The Champions may not be the aesthetes choice but they do the business and Eddie Jones will surely be inking in several Sarries names to his first England squad
By Adam Hathaway
When Richard Cockerill walked into the press room at Allianz Park on Saturday he jokingly asked the reporters if he could do his press duties standing up because he had just had his backside smacked by Saracens.
The Leicester director of rugby is not the only one who has been on the wrong end of a hiding from Sarries this year – the 26-6 defeat of the Tigers was a 12th win on the spin for Mark McCall’s men.
They are the first Premiership side to be unbeaten domestically and in Europe going into January – that stat is skewed a bit by the late start to the season but we will draw a veil over that bit. It is still a decent old run of victories.
And they are copping flak left, right and centre. Dai Young accused them of being boring after he had seen his Wasps side beaten 26-16 in Coventry, just after Christmas, and Cockerill himself said there was a lot to like about Saracens even if you didn’t like them.
And their display against Leicester at the weekend, when they scored three penalty tries and another one from a driving maul, did not exactly endear them anyone not wearing a black and red scarf.
Even Alex Sanderson, the Sarries’ forwards’ coach, said it was ‘not pretty but it was pretty effective’ in the aftermath of their win.
But they have scored 24 tries in eight Premiership games, which have not all been of the kick and clap variety, and Alex Goode tried to play a bit of rugby in desperate conditions against the Tigers.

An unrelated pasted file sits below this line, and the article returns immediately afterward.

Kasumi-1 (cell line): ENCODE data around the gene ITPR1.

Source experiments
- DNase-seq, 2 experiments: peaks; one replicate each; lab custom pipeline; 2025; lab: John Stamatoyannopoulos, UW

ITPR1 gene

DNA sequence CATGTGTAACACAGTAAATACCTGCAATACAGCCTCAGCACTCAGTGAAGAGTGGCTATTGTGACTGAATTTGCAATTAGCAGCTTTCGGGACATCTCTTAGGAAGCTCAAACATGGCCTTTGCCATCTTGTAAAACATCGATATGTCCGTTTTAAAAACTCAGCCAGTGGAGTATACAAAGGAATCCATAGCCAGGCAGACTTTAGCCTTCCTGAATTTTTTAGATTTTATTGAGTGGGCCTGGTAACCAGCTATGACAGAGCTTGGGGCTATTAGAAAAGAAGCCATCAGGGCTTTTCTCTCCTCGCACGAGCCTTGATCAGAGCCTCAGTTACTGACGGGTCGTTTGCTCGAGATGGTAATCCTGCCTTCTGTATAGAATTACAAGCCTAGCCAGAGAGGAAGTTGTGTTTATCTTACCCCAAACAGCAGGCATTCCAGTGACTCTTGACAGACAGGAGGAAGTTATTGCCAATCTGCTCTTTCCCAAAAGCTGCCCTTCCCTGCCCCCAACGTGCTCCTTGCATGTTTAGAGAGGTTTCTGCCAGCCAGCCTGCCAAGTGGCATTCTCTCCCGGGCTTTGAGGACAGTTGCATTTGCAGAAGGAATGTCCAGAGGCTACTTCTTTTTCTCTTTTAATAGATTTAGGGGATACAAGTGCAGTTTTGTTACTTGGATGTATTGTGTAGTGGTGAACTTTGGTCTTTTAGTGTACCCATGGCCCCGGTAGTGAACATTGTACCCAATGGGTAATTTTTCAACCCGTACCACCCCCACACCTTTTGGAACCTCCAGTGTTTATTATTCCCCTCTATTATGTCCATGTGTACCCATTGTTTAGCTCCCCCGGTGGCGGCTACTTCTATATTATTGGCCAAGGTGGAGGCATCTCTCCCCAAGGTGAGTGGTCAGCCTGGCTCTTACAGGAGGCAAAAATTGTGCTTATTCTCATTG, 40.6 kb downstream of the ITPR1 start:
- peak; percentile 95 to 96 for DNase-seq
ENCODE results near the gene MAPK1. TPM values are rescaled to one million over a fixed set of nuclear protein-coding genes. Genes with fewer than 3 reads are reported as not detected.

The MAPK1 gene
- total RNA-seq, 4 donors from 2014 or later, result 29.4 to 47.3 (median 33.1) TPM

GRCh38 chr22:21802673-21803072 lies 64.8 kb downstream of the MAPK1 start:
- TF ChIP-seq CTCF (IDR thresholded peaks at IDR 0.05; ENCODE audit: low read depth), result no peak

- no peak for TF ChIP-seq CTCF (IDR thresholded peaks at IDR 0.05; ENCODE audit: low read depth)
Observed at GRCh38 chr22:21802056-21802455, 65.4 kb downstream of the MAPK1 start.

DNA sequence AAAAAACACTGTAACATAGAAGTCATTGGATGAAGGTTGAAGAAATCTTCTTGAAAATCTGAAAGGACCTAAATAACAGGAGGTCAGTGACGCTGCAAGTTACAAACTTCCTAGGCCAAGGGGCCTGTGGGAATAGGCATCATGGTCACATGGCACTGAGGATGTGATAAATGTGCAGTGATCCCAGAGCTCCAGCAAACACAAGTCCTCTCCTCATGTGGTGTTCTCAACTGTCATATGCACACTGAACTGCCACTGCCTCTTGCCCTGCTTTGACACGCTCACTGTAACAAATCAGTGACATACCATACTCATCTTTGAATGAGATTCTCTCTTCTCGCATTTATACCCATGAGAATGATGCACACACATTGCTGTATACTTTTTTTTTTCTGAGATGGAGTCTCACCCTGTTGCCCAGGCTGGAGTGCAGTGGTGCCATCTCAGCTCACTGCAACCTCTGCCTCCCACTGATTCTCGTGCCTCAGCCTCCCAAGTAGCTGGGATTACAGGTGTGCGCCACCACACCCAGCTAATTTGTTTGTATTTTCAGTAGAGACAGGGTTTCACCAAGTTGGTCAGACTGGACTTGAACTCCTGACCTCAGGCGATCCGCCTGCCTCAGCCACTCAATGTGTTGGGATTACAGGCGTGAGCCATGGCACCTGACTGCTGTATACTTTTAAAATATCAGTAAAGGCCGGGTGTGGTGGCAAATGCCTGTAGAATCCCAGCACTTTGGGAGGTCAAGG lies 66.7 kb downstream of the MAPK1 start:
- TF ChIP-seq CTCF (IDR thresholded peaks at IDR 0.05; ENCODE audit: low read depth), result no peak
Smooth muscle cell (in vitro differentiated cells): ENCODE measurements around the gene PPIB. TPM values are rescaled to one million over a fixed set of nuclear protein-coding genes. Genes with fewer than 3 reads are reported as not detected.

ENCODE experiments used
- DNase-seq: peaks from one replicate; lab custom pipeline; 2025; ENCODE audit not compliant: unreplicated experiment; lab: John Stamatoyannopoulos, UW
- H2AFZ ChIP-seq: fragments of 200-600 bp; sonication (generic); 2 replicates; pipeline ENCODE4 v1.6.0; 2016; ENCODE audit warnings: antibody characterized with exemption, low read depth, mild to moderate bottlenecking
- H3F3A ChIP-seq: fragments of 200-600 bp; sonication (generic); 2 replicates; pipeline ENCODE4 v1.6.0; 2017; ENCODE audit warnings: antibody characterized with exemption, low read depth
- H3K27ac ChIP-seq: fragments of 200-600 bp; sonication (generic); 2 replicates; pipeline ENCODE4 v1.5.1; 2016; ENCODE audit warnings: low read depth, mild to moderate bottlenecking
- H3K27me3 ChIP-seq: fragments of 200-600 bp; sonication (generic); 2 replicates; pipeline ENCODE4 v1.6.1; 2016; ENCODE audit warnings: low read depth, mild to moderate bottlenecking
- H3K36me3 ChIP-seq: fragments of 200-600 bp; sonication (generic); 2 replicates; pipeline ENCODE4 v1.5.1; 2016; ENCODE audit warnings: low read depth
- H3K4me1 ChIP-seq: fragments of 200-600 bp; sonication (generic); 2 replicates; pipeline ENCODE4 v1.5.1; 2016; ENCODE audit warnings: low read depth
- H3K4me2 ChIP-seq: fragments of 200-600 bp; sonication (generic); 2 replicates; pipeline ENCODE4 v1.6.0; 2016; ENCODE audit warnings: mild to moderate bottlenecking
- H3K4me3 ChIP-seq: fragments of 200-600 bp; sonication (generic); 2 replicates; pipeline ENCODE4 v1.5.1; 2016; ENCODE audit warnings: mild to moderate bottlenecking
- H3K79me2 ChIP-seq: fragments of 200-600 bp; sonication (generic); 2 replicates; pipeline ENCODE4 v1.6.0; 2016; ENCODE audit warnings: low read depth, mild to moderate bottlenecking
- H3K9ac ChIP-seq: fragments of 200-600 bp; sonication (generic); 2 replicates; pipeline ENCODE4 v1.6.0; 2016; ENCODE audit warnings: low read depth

What did people expect them to do in driving rain? Chuck it about like a Fijian team in the Hong Kong Sevens or stick it up their jumpers get the bonus point and get the hell out of there?
Boring Sarries? I wonder if Stuart Lancaster would like to coach an England team as boring as that and I wonder if his successor would. Eddie Jones is set to name his first squad ahead of the Six Nations on 13 January and it will be chock full of players from his old club.
Goode, Jamie George, Maro Itoje, Will Fraser, the Vunipola brothers, George Kruis, Owen Farrell, Richard Wigglesworth, Brad Barritt and England’s forgotten wing, Chris Ashton will all have a right to be disappointed if they are not in the mix.
There is a Saracens flavour to the coaching team as well with Steve Borthwick and Paul Gustard already on board and Jones having spent time there when they were at the dilapidated Vicarage Road.
If England play the Saracens way would the fans who travel to Murrayfield next month for the Six Nations opener against Scotland be happy?
Powerful scrum, smooth line-out and a hugely efficient kick-chase game with the ability to spread it about if the conditions allow, what’s not to like?
Jones has consistently said he is only worried about getting the win north of Hadrian’s Wall before disappearing to Edinburgh airport with two points wrapped.
Any Englishman who has been to Murrayfield before will know that the land of Braveheart is no place for faint hearts and I reckon most Red Rose fans would be happy for a sharp exit after a 12-6 heist in the rain, ready to prepare for the game against Italy.
And if Jones wants a squad who will deliver the goods in a hostile environment he should look no further than the blokes from Barnet Copthall for the guts of his squad.
They have been to Ulster and won twice – Ravenhill was a bear pit that night in 2014 – they beat Racing Metro away a year later and this year they’ve won at Kingsholm, Franklin’s Gardens and the Ricoh Arena. Along the way they have attracted derision from opposing fans and opposing coaching staff but they remain unperturbed. They simply get the job done.
Boring winners? If Jones can pull off that trick with the national side it will do for this Englishman.